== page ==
* ...ever experience someone's creative work the way you experience a swim in the ocean? For me, low tide would be a metaphorical distancing, pleasant enough to be able to immerse myself in the work without too much disturbance. It is more of an enjoyment than a challenge. But works that feel attached to for whatever reason--this includes writing, art, and music, and any attachment to the creators of those works--are more like a choppy high tide. I find myself cautious about entering the water, or only enter it for short periods of time before I need to recover. The emotional experience invoked by a story, a work of art, a song, or a film can pull me "off course" for days. This is not a bad thing--such work should challenge you, should shift your perceptions, keep you from getting too comfortable in one place. But if your day to day life is already stressful and you want a break, such excursions might only create more stress. Sometimes you're ready for the challenge of swimming at high tide, sometimes you're not. Some of my friends are incredulous that I can really like a particular artist or musician, and not be totally familiar with their work after an extended period of time. This is why. I don't know if this is my own peculiarity or if others experience this as well.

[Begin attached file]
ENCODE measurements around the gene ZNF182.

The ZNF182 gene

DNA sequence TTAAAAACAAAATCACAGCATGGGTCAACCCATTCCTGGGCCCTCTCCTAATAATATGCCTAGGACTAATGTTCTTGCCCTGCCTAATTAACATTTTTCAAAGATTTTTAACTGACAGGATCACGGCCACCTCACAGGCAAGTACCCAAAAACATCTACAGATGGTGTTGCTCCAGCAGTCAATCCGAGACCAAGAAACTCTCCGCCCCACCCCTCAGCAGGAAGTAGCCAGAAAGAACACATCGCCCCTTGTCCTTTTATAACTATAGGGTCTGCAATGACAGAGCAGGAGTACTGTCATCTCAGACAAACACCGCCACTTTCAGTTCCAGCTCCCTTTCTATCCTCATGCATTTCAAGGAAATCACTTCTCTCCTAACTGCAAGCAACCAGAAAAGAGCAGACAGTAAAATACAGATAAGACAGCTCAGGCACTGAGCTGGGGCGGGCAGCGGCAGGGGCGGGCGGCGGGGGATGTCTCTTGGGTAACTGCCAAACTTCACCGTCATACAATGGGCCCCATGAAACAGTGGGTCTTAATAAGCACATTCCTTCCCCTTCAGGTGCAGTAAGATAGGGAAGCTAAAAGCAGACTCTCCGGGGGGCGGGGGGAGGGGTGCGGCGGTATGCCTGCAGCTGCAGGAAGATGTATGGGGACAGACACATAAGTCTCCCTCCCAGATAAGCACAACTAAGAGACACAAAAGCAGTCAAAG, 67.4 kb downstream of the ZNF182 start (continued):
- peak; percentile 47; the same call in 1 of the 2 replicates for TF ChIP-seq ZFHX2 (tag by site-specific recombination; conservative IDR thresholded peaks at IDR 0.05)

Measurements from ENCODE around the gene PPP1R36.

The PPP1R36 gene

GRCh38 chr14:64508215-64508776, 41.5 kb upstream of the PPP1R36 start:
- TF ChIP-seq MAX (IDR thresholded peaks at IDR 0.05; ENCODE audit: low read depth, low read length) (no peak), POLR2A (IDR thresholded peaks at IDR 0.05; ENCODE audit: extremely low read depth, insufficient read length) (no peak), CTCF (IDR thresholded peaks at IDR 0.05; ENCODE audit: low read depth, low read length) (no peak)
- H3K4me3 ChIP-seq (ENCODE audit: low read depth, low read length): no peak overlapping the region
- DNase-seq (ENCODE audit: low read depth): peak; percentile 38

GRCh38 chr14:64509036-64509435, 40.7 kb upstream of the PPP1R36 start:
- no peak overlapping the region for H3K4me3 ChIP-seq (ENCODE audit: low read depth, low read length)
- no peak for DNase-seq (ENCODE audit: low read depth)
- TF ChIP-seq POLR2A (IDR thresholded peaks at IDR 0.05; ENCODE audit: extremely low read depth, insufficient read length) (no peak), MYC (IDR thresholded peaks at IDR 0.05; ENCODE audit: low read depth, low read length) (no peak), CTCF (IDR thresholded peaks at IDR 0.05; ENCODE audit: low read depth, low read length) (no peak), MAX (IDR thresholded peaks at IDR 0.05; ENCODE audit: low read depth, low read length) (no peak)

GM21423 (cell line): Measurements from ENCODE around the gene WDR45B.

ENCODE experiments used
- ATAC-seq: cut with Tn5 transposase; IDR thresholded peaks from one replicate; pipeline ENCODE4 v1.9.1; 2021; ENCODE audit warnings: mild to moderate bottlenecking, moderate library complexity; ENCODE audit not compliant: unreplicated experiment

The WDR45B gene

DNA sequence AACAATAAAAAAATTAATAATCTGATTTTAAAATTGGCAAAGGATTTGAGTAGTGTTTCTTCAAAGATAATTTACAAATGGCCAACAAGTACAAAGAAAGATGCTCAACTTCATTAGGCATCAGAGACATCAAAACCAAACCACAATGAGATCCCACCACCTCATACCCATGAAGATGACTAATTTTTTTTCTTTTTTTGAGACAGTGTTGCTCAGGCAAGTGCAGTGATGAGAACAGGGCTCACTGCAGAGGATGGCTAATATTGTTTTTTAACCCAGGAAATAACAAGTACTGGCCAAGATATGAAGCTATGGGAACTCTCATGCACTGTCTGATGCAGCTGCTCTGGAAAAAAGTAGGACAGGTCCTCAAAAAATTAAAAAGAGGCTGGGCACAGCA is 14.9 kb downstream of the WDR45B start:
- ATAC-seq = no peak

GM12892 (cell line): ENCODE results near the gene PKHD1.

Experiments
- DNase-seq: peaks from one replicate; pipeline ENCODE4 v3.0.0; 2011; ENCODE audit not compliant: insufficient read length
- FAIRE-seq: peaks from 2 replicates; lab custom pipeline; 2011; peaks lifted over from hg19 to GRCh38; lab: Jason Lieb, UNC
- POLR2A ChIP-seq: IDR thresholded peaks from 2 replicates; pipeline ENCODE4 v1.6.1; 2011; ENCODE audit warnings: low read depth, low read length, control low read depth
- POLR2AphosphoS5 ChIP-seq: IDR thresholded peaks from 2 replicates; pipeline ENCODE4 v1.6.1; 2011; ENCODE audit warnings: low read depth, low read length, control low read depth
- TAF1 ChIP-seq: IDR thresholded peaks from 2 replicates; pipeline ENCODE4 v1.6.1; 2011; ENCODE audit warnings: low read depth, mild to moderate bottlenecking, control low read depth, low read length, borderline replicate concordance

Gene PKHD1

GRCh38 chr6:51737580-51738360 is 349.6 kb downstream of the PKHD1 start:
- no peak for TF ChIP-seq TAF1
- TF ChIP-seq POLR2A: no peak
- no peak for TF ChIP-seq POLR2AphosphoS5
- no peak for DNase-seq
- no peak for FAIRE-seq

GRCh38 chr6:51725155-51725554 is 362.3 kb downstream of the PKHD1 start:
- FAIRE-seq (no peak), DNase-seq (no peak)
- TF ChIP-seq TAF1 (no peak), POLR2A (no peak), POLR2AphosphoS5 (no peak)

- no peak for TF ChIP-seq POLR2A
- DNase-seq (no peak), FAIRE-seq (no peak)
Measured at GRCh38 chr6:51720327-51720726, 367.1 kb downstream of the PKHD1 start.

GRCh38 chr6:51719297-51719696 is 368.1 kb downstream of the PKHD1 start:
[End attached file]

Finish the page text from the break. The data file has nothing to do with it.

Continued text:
* ...ever notice that getting involved with a man (or perhaps with a woman, I don't know about that) is a bit like trying to adopt a feral cat? The cat develops an interest in you--or, more likely in something you have (probably food), may sit on your porch and hang around your property--but if you get too close to it, it runs away. It basically wants you to leave the food, not make eye contact, and leave it alone. Eventually, with time, it will allow you to get closer and closer, maybe pet it a little, and at some point it might become part of your household. But it's a long, arduous process.